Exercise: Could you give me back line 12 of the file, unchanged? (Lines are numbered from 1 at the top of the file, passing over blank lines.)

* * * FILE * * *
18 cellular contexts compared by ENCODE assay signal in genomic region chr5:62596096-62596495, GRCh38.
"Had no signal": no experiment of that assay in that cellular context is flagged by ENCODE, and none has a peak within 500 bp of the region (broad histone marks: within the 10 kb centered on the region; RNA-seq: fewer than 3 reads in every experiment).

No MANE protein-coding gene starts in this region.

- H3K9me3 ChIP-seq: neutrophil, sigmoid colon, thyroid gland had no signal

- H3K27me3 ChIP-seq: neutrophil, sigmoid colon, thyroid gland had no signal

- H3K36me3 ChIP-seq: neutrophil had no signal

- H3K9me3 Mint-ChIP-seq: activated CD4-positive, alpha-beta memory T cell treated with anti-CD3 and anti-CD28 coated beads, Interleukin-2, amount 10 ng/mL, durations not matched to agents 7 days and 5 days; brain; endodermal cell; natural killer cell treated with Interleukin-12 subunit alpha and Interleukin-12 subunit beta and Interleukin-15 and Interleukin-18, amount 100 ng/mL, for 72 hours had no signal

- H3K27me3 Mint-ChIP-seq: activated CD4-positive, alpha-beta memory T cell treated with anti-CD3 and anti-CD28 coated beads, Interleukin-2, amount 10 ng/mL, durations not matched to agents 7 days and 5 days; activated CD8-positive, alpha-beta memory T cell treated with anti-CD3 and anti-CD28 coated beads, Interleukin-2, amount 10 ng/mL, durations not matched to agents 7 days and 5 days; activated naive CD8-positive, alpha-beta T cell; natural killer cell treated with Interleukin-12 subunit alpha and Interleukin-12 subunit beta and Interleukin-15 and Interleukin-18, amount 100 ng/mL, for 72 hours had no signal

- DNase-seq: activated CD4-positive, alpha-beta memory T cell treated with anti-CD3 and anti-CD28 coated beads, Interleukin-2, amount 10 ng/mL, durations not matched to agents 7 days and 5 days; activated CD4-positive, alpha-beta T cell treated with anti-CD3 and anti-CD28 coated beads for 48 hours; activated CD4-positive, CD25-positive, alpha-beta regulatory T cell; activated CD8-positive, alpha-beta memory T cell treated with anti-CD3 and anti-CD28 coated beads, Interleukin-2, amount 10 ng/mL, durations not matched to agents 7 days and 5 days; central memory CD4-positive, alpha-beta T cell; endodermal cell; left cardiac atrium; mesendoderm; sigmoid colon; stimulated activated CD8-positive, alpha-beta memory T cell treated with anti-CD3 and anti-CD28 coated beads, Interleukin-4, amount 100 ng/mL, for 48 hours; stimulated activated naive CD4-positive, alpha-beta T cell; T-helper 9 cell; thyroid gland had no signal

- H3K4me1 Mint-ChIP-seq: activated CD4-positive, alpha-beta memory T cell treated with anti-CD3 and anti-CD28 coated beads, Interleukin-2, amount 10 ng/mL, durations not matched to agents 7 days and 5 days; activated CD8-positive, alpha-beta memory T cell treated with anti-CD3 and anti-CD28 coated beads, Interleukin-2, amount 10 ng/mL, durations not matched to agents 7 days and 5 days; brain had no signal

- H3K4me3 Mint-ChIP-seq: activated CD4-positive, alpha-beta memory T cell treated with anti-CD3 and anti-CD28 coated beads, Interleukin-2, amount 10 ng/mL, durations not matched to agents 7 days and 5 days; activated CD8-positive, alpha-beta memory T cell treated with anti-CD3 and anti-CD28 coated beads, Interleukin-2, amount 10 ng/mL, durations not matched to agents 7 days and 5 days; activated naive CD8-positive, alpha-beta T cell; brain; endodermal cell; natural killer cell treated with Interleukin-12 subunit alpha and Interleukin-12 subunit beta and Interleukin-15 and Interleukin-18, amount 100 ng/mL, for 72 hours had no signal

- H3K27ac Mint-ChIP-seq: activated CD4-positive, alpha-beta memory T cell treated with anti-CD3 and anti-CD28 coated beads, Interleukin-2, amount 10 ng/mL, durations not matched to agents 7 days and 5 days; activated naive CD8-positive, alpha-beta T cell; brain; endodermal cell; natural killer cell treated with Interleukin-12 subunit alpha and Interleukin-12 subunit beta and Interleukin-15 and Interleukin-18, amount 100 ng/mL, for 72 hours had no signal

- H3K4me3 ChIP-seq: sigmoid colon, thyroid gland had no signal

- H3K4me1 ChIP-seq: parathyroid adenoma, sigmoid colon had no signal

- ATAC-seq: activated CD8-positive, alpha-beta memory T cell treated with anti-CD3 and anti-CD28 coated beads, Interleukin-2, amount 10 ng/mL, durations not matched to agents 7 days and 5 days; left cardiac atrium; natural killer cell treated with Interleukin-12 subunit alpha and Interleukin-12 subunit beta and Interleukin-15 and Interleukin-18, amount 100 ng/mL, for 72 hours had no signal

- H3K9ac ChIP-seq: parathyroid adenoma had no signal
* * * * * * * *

- H3K27ac Mint-ChIP-seq: activated CD4-positive, alpha-beta memory T cell treated with anti-CD3 and anti-CD28 coated beads, Interleukin-2, amount 10 ng/mL, durations not matched to agents 7 days and 5 days; activated naive CD8-positive, alpha-beta T cell; brain; endodermal cell; natural killer cell treated with Interleukin-12 subunit alpha and Interleukin-12 subunit beta and Interleukin-15 and Interleukin-18, amount 100 ng/mL, for 72 hours had no signal